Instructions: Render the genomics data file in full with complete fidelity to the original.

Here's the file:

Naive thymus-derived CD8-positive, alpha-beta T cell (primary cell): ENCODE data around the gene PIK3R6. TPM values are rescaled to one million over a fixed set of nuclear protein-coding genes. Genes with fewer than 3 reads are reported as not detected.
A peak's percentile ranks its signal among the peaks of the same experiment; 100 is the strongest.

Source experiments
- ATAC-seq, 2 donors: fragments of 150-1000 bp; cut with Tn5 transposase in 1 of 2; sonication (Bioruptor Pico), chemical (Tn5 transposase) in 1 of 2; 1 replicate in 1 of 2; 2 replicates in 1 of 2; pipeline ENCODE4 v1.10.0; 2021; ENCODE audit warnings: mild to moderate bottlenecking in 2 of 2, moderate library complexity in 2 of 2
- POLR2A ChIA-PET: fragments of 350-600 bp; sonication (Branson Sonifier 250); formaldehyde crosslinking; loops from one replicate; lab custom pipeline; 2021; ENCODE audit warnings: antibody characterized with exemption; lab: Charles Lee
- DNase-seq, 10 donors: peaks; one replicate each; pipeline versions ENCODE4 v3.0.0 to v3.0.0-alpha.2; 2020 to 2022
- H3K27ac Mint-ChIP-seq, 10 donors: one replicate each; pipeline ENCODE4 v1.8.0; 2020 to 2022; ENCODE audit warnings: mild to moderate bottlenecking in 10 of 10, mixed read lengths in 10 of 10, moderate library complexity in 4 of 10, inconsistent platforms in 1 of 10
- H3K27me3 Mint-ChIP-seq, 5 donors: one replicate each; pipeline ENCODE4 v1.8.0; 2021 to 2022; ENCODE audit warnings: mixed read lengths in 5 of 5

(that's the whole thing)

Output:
Naive thymus-derived CD8-positive, alpha-beta T cell (primary cell): ENCODE data around the gene PIK3R6. TPM values are rescaled to one million over a fixed set of nuclear protein-coding genes. Genes with fewer than 3 reads are reported as not detected.
A peak's percentile ranks its signal among the peaks of the same experiment; 100 is the strongest.

Source experiments
- ATAC-seq, 2 donors: fragments of 150-1000 bp; cut with Tn5 transposase in 1 of 2; sonication (Bioruptor Pico), chemical (Tn5 transposase) in 1 of 2; 1 replicate in 1 of 2; 2 replicates in 1 of 2; pipeline ENCODE4 v1.10.0; 2021; ENCODE audit warnings: mild to moderate bottlenecking in 2 of 2, moderate library complexity in 2 of 2
- POLR2A ChIA-PET: fragments of 350-600 bp; sonication (Branson Sonifier 250); formaldehyde crosslinking; loops from one replicate; lab custom pipeline; 2021; ENCODE audit warnings: antibody characterized with exemption; lab: Charles Lee
- DNase-seq, 10 donors: peaks; one replicate each; pipeline versions ENCODE4 v3.0.0 to v3.0.0-alpha.2; 2020 to 2022
- H3K27ac Mint-ChIP-seq, 10 donors: one replicate each; pipeline ENCODE4 v1.8.0; 2020 to 2022; ENCODE audit warnings: mild to moderate bottlenecking in 10 of 10, mixed read lengths in 10 of 10, moderate library complexity in 4 of 10, inconsistent platforms in 1 of 10
- H3K27me3 Mint-ChIP-seq, 5 donors: one replicate each; pipeline ENCODE4 v1.8.0; 2021 to 2022; ENCODE audit warnings: mixed read lengths in 5 of 5